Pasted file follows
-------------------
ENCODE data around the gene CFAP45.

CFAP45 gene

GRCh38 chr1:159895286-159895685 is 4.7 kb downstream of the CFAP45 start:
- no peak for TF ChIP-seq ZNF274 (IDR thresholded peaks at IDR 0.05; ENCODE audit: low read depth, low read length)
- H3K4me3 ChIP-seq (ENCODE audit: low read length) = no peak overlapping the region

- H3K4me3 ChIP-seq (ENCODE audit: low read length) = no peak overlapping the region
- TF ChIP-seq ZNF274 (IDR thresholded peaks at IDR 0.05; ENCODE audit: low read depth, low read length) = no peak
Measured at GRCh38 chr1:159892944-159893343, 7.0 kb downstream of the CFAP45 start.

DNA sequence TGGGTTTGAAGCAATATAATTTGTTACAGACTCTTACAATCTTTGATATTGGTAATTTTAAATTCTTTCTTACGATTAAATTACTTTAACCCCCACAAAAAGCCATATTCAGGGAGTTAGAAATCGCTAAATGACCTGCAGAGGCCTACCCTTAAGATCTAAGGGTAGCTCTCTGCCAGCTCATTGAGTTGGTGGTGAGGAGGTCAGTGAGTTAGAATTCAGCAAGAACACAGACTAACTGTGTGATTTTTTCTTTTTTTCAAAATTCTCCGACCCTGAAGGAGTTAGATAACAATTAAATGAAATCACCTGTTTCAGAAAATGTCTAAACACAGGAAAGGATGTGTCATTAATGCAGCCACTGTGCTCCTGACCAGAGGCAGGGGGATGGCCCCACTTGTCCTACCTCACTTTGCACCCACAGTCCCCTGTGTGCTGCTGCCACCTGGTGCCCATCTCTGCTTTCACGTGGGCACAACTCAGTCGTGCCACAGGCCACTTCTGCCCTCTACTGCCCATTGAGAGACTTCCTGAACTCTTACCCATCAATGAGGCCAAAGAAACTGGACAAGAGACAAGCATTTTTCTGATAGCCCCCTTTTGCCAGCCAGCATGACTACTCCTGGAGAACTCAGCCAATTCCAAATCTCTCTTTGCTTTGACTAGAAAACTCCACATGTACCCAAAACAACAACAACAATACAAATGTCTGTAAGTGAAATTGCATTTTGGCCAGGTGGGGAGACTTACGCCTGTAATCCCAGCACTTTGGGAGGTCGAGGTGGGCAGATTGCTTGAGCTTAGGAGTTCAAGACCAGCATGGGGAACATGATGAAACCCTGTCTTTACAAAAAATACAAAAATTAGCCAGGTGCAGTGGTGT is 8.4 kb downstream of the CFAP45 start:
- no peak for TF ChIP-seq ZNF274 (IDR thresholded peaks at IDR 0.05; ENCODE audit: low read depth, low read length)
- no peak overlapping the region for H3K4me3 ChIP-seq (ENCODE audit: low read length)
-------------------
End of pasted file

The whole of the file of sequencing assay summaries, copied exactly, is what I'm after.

ENCODE data around the gene CFAP45.

CFAP45 gene

GRCh38 chr1:159895286-159895685 is 4.7 kb downstream of the CFAP45 start:
- no peak for TF ChIP-seq ZNF274 (IDR thresholded peaks at IDR 0.05; ENCODE audit: low read depth, low read length)
- H3K4me3 ChIP-seq (ENCODE audit: low read length) = no peak overlapping the region

- H3K4me3 ChIP-seq (ENCODE audit: low read length) = no peak overlapping the region
- TF ChIP-seq ZNF274 (IDR thresholded peaks at IDR 0.05; ENCODE audit: low read depth, low read length) = no peak
Measured at GRCh38 chr1:159892944-159893343, 7.0 kb downstream of the CFAP45 start.

DNA sequence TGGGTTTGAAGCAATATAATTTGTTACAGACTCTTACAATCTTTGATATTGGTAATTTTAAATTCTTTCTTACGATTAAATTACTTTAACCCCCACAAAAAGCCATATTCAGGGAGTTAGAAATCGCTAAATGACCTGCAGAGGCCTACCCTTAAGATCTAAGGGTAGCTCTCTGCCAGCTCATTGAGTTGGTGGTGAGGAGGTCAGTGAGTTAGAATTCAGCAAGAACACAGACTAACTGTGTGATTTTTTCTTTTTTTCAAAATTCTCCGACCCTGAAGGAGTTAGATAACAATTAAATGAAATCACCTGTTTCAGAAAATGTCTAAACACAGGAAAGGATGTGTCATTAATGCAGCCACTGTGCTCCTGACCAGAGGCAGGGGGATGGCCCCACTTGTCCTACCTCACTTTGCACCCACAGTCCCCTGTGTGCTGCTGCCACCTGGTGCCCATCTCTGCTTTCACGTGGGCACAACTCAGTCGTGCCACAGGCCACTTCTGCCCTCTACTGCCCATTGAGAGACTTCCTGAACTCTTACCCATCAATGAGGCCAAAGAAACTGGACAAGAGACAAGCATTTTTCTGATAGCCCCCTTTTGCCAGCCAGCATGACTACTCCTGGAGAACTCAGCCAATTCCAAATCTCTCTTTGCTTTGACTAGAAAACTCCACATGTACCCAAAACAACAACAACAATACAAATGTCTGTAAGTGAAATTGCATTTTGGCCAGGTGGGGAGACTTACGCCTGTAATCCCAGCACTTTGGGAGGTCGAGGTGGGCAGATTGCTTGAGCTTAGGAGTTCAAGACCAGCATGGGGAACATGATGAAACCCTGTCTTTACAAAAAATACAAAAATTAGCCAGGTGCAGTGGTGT is 8.4 kb downstream of the CFAP45 start:
- no peak for TF ChIP-seq ZNF274 (IDR thresholded peaks at IDR 0.05; ENCODE audit: low read depth, low read length)
- no peak overlapping the region for H3K4me3 ChIP-seq (ENCODE audit: low read length)